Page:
Justin Smith by Justin Smith

Scoliosis is a postural deviation indicated by a lateral curvature of the spine greater than 10 degrees. There are two primary categories for scoliosis: nonstructural and structural. Non-structural is related to posture, while structural is related to deviations within the bone itself.  Structural forms of scoliosis are not correctable; however, non-structural forms can be significantly improved with proper exercise programming. The most common non-structural form of scoliosis is idiopathic scoliosis, which has no specific identifiable cause but is diagnosed by the degree, balance and rotational characteristic of the curvature in the spine. Depending on the severity of the curve, most individuals with idiopathic scoliosis will be asymptomatic and pain free, yet may exhibit some performance deficiencies

When working with clients who exhibit a lateral curvature in the spine, it is important to interpret the functional limitations and muscular imbalances associated with the condition to successfully implement exercises for scoliosis aimed at improving strength, range of motion and the length-tension relationship of the working musculature on both sides of the vertebral column.

Range of Motion

Range of motion is defined as the capacity and potential of a joint to freely and painlessly move throughout its defined plane(s) of motion.  Because of the lateral curve of the spine in idiopathic scoliosis, a C or S shape exists, which consists of a convex and concave asymmetry of the spine and results in shortened (tight) musculature on the concave working muscles of the spine and lengthened (latent) muscles on the convex portion of the spine. These imbalances can significantly reduce the unilateral range of motion at the trunk and articulating joints, which leads to a loss of functional performance and creates postural asymmetries.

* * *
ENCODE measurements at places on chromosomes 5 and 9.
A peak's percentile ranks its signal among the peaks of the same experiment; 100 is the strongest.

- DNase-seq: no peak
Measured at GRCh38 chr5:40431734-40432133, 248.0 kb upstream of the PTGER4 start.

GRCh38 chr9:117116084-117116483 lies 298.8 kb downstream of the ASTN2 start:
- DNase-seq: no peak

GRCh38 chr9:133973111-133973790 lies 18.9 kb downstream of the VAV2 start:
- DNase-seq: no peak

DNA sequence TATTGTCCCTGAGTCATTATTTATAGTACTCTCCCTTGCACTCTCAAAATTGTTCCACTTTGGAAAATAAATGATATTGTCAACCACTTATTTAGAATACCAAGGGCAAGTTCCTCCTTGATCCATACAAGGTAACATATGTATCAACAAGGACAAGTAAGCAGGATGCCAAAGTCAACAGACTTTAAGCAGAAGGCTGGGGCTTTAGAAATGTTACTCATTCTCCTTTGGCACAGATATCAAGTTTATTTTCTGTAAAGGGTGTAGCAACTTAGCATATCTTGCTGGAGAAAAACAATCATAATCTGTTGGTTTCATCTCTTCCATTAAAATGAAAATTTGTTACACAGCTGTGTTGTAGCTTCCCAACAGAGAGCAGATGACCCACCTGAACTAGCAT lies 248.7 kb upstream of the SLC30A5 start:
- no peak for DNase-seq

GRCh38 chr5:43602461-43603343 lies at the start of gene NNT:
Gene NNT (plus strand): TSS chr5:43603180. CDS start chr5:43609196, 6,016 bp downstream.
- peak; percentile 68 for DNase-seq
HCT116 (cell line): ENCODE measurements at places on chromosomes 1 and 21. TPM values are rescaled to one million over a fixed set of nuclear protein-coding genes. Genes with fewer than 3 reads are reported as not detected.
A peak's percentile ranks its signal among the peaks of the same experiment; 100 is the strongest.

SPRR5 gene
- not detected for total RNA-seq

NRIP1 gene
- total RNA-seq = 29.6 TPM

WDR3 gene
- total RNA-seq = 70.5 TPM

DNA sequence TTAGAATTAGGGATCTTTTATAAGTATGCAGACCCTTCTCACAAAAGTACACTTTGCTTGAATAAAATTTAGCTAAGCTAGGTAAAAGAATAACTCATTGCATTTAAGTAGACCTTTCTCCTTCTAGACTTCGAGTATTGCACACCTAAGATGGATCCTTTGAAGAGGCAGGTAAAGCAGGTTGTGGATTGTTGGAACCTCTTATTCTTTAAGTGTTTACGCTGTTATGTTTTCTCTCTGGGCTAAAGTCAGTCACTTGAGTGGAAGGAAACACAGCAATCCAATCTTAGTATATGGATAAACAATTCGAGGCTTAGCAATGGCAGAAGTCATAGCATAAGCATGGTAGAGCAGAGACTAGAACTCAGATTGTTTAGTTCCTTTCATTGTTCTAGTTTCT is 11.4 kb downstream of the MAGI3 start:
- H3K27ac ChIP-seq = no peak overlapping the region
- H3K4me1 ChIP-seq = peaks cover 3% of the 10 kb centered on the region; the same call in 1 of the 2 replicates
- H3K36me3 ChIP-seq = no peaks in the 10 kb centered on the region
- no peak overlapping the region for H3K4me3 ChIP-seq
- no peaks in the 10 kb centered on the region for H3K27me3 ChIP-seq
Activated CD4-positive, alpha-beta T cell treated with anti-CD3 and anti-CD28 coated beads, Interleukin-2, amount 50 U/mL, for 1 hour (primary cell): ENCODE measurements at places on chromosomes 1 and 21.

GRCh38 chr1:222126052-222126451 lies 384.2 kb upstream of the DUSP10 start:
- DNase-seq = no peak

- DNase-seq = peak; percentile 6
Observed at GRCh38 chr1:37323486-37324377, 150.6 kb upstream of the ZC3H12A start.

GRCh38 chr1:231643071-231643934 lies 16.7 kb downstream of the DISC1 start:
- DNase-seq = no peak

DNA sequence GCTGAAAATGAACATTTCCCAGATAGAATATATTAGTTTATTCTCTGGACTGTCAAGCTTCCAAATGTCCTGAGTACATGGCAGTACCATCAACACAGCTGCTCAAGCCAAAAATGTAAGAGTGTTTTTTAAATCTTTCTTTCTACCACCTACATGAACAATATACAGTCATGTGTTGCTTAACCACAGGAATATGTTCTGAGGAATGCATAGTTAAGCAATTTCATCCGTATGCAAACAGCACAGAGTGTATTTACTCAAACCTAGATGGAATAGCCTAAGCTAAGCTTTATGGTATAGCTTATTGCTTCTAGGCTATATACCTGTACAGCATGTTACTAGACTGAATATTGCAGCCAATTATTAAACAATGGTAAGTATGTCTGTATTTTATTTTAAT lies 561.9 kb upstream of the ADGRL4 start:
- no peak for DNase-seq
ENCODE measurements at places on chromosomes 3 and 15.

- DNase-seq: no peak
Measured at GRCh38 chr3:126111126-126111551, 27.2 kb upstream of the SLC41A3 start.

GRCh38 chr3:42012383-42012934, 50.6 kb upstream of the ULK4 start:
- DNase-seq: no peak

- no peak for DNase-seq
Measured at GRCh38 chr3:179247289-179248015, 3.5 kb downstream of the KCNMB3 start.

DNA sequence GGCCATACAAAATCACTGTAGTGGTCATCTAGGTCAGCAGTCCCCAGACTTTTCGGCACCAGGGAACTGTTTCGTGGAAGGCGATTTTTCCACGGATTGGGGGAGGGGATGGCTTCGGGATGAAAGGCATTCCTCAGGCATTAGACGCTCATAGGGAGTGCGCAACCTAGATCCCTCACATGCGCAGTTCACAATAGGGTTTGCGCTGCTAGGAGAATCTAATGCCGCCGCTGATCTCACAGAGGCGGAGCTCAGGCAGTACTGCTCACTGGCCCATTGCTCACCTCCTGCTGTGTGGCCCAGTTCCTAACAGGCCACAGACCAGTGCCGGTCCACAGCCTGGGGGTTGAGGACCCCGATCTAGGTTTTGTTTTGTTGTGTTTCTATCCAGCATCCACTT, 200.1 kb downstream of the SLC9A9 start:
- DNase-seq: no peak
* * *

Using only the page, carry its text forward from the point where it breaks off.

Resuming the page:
Self-myofascial Release

Connective fascia is one of the most significant contributors to lengthening resistance in a relaxed muscle and overall range of motion at a joint. Because of the compromised integrity of the spine specific to scoliosis, the myofascial alignment can be altered, resulting in dysfunction. Therefore, instructing a client with idiopathic scoliosis through a self-myofascial release protocol can allow for the loosening of the fascial connective tissue so that improved posture and range of motion can be achieved. The myofascial release protocol should focus on the concave side of the spine where the shortened musculature exists.

Thoracic Scoliosis

Thoracic scoliosis refers to a lateral deformity in the middle (thoracic) portion of the spine and is the most common location for spinal curvature. Thoracic scoliosis is generally associated with a deformity of the rib cage as well as the spine itself, which can have implications on shoulder elevation, transverse trunk mobility and, in severe cases, breathing.

Lattisimus dorsi

Lattisimus dorsi

  • Instruct the client to lie on his or her side with one arm outstretched on a foam roller placed just above armpit.
  • Point the thumb up to lengthen the latissimus dorsi.
  • Apply a mild amount of pressure with minimal movement over the length of the lattisimus dorsi